Quick Tips: Going Gluten Free

Whether you just learned that you need to give up gluten or have decided on your own to start following a gluten-free diet, knowledge is power when it comes to making the transition. Educating yourself on what to look for in ingredients lists—as well as what to avoid—can help ease the seemingly overwhelming burden of completely transforming your diet.

Look beyond the label

As you walk through the grocery store aisles, you’ll notice several food items emblazoned with a “gluten-free” label. This label is legally allowed on packaged food that contains less than 20 parts per million (ppm) gluten. It’s still ideal to check the ingredients list for possible wheat or other gluten-filled ingredients. Keep in mind that even packages labeled “wheat-free” can still contain gluten.

Many products list allergens that the packaged item is free from, such as milk, wheat, nuts, soy and eggs. However, these lists do not always include barley and rye, which comprise gluten. If either of these ingredients appears in the ingredients list, leave the product on the shelf.

Shopping tip

Avoid items in bulk bins at the grocery story. Even gluten-free items could still be cross-contaminated from gluten-containing items that used to be kept there or from other shoppers reaching in after touching gluten-containing foods.

Check!

Steer clear of products that contain any of these ingredients:

  • Wheat
  • Rye
  • Triticale
  • Brewer’s yeast
  • Wheat starch that hasn’t been processed to remove any presence of gluten under 20 ppm
  • Malt, including malt vinegar, malt flavoring, malted barley flour, malted milk, malt syrup and malt extract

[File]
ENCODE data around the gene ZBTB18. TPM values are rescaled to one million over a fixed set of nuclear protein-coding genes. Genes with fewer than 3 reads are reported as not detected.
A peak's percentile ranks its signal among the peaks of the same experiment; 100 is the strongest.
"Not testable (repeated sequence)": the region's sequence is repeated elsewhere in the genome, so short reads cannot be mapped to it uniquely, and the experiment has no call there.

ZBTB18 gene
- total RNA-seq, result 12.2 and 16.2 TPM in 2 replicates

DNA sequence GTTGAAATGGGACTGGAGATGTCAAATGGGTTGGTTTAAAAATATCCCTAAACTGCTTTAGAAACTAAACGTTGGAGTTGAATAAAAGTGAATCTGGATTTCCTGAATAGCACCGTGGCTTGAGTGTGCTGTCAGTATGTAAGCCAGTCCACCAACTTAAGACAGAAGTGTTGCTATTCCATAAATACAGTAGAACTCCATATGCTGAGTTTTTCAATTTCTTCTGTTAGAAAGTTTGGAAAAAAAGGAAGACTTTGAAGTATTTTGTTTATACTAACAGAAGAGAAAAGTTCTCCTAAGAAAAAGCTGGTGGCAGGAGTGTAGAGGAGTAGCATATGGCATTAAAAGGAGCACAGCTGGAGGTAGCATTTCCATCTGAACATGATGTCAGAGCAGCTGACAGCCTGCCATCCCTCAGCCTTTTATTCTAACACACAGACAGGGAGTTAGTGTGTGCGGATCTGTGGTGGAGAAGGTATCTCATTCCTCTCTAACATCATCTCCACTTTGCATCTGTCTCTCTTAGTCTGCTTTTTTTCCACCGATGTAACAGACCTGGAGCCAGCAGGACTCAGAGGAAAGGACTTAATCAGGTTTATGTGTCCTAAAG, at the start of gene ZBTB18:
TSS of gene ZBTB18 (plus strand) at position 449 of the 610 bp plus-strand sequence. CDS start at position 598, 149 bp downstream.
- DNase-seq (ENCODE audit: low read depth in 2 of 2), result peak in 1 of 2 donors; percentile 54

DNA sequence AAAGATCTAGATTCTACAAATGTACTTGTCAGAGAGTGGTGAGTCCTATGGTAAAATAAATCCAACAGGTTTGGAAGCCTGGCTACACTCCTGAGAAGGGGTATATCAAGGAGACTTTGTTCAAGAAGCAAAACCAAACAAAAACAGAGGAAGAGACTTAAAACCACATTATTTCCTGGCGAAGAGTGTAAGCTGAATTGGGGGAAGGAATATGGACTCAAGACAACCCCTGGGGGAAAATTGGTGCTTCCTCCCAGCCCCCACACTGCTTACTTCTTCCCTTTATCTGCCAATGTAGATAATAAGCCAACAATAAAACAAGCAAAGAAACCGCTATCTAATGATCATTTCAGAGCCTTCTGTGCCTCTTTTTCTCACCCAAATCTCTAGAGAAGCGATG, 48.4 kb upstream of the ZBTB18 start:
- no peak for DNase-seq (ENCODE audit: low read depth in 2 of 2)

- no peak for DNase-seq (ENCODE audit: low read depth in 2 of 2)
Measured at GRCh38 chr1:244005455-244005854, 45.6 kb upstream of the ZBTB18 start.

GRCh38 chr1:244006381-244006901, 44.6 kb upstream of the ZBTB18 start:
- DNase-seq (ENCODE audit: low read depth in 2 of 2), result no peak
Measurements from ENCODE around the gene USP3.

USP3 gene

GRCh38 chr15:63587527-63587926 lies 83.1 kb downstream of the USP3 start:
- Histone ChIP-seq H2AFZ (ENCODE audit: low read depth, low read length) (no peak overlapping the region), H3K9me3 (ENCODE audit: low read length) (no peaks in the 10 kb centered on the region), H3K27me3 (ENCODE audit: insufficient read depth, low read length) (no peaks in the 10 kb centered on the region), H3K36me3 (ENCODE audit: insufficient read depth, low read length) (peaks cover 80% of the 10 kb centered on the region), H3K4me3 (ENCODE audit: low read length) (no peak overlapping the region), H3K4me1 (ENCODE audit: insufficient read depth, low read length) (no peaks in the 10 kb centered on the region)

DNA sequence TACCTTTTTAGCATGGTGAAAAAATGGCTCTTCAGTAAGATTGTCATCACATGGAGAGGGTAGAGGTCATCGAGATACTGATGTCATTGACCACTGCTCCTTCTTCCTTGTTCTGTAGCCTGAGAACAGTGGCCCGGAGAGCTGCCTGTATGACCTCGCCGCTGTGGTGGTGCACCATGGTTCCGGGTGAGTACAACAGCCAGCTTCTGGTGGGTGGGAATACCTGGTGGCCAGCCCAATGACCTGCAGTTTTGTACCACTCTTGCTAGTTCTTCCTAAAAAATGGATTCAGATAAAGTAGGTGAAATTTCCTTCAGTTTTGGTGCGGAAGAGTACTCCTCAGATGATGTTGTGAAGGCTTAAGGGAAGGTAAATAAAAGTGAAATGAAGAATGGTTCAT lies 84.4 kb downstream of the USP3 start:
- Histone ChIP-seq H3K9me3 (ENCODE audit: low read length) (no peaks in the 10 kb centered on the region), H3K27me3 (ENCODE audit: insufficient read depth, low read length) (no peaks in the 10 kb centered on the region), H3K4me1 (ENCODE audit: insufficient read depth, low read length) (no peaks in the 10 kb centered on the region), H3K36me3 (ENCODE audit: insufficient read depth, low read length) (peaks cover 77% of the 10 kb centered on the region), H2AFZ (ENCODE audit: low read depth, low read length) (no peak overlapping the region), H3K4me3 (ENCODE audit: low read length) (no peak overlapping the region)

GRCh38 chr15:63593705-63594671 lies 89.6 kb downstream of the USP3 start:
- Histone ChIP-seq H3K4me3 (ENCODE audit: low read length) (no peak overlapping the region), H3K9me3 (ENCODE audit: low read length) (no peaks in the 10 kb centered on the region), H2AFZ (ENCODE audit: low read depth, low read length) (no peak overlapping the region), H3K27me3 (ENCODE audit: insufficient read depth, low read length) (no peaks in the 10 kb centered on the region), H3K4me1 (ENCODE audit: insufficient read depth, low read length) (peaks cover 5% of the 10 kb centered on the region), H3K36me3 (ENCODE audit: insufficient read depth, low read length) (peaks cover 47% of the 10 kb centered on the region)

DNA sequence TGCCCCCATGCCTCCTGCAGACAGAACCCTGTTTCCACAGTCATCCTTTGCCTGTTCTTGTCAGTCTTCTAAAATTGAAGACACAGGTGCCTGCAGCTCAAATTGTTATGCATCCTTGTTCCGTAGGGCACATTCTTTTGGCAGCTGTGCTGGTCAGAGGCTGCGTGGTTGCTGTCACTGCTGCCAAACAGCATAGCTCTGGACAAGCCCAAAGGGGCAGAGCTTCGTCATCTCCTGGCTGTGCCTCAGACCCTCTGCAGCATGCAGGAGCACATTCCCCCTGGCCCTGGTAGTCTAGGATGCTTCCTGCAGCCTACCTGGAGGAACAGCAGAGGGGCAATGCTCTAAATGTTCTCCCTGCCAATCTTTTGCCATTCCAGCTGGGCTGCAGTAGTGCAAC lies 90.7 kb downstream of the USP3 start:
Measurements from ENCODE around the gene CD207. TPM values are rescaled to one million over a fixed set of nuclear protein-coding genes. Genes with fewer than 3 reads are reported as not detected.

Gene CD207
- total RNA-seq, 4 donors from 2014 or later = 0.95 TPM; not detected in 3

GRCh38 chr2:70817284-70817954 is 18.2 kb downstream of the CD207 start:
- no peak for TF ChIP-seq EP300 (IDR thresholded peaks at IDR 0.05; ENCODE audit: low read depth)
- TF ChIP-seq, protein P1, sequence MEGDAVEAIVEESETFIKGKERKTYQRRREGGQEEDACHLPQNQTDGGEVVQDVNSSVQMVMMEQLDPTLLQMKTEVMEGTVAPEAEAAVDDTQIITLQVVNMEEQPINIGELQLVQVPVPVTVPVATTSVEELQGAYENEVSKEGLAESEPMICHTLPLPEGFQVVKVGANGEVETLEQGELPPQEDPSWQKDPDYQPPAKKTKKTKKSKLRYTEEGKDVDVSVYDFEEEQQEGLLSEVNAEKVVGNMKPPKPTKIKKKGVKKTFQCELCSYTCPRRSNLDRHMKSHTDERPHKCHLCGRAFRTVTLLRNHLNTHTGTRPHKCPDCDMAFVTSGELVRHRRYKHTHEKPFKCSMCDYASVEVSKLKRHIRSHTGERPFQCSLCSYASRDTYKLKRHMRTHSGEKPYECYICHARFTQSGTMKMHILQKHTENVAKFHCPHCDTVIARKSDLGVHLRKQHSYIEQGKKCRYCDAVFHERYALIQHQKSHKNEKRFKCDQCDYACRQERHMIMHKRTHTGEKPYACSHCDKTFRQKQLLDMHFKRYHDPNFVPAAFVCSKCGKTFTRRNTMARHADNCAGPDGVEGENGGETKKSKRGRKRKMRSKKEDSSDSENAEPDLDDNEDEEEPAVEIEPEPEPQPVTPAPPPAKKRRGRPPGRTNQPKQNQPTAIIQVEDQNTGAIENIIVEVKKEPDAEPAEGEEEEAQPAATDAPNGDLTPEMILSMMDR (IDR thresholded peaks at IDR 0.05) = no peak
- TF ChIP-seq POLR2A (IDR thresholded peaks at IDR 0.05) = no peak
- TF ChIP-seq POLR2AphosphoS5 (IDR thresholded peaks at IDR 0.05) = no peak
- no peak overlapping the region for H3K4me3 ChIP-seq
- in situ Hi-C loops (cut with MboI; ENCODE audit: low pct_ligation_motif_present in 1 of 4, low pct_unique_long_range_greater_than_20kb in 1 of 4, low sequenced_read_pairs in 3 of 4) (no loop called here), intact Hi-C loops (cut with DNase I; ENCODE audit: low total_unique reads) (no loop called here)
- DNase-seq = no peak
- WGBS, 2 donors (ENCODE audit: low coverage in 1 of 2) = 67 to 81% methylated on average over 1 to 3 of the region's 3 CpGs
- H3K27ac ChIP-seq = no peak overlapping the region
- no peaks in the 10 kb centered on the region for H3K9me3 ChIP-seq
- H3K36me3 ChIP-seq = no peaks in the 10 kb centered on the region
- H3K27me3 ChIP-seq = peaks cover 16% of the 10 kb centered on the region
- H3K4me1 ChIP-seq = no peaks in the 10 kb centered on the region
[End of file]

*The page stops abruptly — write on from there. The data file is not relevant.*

Other gluten-containing grains derived from wheat that you should avoid and look for on ingredient lists include:

  • Durum
  • Wheat berries
  • Semolina
  • Emmer
  • Farina
  • Spelt
  • Einkorn wheat
  • Kamut
  • Farro
  • Graham

Double check!

These common products could contain gluten:

  • Crackers, including
  • Graham crackers
  • Goldfish crackers
  • Saltines
  • Pretzels
  • Croutons
  • Salad dressing
  • Stuffing
  • Gravy and sauces (most use a wheat-based flour as a thickener)
  • Soy sauce and sauce with roux
  • Marinades and seasonings

Triple check!

You will need to personally verify that these types of foods don’t contain gluten:

  • French fries may be prepared in a batter containing wheat flour, cross-contaminated during production or cooked in a shared fryer at a restaurant.
  • Many granola and energy bars include wheat or oats that are not gluten free. Potato chips may contain wheat starch or malt vinegar.
  • Avoid any soup that is cream-based because it may employ a thickener made from flour. Soups could also contain barley.
  • Any meat substitute made with seitan, a wheat gluten, should be skipped. Such products include vegetarian burgers and sausage as well as imitation seafood and bacon.
  • This one comes as a shock to many: Some restaurants use pancake batter, which typically contains gluten, in their omelets and scrambled eggs. If you’re craving the incredible edible egg, be sure to ask your server how it will be prepared.

Beware cross-contamination

Even after you’ve gathered your 100 percent gluten-free ingredients, you still need to keep the risk of cross-contamination top of mind.  Be especially careful when using these common kitchen items:

  • Fryer
  • Toaster
  • Oven racks
  • Cutting boards
  • Flour sifter
  • Colander
  • Shared storage containers (if not washed properly)
  • Shared condiments that require a utensil; for example, butter or peanut butter

Heather Burdo is a health content writer from New York.

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